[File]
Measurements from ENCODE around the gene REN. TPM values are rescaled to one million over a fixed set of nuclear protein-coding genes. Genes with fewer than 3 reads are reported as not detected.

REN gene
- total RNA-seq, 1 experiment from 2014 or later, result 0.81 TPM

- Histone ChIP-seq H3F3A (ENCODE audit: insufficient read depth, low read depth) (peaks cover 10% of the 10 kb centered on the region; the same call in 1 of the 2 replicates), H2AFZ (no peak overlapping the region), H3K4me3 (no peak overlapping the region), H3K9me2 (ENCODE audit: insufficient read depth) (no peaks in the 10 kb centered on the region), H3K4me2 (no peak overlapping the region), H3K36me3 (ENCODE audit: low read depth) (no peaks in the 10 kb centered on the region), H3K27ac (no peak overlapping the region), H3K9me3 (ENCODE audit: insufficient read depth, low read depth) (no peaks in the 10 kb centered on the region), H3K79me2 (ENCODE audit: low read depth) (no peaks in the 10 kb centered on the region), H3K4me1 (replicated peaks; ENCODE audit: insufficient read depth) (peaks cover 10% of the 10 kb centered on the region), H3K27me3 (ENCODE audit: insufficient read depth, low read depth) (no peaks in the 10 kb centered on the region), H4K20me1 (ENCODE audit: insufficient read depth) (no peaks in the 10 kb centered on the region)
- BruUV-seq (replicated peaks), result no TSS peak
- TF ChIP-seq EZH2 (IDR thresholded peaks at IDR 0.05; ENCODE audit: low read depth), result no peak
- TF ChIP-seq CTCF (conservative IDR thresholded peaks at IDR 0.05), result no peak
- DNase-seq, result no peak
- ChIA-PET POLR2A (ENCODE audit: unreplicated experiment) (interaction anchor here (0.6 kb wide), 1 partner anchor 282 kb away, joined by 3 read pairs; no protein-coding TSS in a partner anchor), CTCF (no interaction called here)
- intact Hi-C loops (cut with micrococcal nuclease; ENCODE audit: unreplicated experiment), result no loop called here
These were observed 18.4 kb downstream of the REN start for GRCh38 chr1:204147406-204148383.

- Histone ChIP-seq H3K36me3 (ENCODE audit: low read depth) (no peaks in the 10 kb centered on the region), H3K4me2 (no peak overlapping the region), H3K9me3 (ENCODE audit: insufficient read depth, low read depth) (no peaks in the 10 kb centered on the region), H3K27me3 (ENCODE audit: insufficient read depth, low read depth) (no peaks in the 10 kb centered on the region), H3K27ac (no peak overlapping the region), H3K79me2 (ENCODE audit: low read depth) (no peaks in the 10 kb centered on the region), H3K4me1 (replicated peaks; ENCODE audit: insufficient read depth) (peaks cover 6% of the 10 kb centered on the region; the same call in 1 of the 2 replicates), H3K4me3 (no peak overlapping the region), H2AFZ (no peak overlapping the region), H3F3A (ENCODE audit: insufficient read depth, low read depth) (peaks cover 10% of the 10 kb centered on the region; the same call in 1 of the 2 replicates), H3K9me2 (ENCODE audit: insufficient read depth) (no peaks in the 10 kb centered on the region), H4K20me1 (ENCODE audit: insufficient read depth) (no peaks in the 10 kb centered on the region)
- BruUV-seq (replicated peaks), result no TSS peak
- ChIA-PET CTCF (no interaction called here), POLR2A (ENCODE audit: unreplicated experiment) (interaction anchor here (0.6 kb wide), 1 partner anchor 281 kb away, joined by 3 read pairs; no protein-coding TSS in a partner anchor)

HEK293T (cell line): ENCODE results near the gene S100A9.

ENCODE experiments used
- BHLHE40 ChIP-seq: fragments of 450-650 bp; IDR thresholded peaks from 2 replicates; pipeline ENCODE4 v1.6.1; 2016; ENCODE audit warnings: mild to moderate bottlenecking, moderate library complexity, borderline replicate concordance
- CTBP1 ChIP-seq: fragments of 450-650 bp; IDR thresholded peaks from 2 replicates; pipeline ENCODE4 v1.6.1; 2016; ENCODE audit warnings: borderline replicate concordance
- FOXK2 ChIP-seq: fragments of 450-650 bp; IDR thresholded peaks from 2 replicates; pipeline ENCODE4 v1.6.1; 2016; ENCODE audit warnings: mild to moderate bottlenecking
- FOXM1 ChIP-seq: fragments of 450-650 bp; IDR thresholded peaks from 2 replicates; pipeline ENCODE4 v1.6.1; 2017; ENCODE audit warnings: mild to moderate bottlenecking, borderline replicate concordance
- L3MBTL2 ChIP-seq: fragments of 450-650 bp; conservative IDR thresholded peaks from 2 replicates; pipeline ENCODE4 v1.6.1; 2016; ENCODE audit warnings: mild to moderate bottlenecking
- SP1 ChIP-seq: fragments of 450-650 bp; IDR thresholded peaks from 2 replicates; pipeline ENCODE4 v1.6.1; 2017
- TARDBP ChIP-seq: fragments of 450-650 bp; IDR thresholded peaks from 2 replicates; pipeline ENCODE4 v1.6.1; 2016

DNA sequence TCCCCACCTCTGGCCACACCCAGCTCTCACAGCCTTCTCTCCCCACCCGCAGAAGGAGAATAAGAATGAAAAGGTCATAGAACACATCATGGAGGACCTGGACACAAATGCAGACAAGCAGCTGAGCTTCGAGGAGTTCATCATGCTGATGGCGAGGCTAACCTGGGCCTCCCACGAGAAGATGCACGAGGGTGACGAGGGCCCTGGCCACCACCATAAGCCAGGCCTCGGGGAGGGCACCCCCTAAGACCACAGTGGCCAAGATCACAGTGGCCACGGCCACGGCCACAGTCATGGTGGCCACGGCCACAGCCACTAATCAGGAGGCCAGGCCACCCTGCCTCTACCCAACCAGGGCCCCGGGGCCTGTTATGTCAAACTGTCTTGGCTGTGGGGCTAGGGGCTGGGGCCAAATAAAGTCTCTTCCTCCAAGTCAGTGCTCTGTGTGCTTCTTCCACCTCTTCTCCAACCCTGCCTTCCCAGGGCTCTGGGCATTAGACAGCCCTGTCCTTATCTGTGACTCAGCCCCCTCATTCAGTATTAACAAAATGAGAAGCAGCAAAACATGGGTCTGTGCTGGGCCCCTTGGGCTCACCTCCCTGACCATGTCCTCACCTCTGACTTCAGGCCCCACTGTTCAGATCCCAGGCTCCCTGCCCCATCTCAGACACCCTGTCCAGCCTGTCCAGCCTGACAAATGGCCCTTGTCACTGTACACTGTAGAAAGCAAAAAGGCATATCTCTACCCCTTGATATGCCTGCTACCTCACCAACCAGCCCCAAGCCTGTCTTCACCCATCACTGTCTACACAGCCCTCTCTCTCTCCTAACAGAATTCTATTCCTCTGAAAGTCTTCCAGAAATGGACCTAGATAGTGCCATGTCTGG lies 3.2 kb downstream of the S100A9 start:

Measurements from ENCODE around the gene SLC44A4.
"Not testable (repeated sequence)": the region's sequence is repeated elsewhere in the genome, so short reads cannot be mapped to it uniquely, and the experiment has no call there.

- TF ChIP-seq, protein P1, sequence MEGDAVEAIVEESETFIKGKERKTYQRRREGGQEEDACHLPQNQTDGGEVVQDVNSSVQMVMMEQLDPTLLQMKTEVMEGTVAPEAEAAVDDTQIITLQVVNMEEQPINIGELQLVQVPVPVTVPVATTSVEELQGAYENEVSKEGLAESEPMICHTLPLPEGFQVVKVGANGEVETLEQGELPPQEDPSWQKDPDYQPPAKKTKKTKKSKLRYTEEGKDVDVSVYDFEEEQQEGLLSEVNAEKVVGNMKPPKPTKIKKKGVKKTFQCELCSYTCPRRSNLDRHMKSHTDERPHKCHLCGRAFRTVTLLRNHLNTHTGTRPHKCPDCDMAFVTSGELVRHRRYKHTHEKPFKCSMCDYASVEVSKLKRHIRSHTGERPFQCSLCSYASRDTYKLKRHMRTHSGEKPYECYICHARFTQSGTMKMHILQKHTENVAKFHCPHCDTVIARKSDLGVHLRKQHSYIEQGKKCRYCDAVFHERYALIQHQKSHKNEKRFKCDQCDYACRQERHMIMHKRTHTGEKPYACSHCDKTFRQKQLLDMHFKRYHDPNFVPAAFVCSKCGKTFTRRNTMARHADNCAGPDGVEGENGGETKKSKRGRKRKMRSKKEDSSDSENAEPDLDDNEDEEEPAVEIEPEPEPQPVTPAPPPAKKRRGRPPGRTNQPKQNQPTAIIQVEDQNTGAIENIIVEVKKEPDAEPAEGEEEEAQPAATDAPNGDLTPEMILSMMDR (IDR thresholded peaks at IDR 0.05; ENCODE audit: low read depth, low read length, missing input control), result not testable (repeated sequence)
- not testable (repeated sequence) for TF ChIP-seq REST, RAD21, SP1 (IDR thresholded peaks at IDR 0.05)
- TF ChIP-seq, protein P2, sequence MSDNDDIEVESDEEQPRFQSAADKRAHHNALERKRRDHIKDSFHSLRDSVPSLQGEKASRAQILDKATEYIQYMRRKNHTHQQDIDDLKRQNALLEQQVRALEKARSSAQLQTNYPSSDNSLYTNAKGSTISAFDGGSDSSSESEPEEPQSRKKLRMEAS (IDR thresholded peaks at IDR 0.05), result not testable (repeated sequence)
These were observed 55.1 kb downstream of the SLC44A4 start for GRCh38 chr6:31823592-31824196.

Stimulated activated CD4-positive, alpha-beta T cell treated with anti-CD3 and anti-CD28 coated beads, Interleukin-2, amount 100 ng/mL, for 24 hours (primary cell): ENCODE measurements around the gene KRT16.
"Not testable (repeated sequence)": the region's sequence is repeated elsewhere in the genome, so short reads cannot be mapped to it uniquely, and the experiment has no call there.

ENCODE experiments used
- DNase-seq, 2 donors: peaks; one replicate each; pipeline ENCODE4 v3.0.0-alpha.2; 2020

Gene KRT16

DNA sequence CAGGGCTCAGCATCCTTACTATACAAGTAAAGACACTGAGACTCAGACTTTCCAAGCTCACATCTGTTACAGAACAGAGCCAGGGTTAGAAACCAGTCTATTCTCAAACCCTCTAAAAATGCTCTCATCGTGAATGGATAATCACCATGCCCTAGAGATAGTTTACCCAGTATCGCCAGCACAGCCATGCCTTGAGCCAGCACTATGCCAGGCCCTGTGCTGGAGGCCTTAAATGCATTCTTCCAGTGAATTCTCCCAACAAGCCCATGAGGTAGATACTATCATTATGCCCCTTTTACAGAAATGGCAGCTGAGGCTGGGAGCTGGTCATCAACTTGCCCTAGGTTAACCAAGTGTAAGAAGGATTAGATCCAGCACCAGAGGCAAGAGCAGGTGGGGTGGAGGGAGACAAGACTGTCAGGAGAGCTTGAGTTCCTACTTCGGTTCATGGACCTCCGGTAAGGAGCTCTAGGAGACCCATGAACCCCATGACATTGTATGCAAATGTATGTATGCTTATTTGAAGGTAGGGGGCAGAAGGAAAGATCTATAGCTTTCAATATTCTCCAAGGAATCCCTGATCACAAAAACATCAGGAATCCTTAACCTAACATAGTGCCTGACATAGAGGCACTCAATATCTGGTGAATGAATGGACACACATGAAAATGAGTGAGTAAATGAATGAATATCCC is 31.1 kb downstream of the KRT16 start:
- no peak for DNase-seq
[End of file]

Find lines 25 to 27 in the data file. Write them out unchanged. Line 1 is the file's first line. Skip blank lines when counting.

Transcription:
Measurements from ENCODE around the gene SLC44A4.
"Not testable (repeated sequence)": the region's sequence is repeated elsewhere in the genome, so short reads cannot be mapped to it uniquely, and the experiment has no call there.

- TF ChIP-seq, protein P1, sequence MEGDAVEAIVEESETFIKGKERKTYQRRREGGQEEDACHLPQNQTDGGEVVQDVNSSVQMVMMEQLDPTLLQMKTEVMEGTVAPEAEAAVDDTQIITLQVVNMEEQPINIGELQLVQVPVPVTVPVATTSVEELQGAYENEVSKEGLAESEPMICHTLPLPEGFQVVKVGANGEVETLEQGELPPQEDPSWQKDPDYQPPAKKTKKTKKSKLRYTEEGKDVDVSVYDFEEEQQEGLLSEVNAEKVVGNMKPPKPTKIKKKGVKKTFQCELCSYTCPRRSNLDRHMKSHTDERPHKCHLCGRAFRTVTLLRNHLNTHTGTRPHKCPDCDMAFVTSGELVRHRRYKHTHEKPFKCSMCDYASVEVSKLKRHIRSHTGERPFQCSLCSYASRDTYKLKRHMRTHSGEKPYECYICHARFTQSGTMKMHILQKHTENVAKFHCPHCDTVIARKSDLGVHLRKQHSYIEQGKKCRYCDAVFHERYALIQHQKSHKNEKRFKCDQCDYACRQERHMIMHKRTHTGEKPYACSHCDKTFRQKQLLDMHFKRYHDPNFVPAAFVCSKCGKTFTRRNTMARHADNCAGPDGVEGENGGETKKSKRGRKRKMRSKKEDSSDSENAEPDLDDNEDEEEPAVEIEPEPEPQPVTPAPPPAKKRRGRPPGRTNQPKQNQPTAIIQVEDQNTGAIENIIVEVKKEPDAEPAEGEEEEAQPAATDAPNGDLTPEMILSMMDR (IDR thresholded peaks at IDR 0.05; ENCODE audit: low read depth, low read length, missing input control), result not testable (repeated sequence)